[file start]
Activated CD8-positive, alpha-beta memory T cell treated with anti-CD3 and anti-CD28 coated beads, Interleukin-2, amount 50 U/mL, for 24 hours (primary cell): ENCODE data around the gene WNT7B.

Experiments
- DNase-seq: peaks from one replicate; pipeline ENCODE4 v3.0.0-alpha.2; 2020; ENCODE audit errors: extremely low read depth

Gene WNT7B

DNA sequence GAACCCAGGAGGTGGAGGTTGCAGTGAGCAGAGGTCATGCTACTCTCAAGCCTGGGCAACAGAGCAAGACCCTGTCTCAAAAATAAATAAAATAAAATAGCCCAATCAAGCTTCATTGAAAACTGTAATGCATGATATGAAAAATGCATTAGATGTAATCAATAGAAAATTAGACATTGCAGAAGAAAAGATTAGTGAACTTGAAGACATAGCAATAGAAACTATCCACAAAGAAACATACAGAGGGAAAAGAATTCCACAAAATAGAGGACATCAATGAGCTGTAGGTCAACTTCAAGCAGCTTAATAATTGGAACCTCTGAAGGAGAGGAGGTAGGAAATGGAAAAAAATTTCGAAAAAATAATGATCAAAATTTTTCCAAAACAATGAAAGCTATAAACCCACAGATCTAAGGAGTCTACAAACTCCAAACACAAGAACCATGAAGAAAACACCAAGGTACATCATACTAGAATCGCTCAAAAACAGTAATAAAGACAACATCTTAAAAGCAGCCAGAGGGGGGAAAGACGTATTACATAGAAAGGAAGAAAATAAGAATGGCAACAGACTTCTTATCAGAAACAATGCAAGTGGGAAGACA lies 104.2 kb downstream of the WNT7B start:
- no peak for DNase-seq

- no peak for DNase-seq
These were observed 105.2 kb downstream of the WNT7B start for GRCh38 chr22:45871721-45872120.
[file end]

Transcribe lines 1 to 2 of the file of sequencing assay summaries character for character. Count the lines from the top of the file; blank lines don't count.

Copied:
Activated CD8-positive, alpha-beta memory T cell treated with anti-CD3 and anti-CD28 coated beads, Interleukin-2, amount 50 U/mL, for 24 hours (primary cell): ENCODE data around the gene WNT7B.

Experiments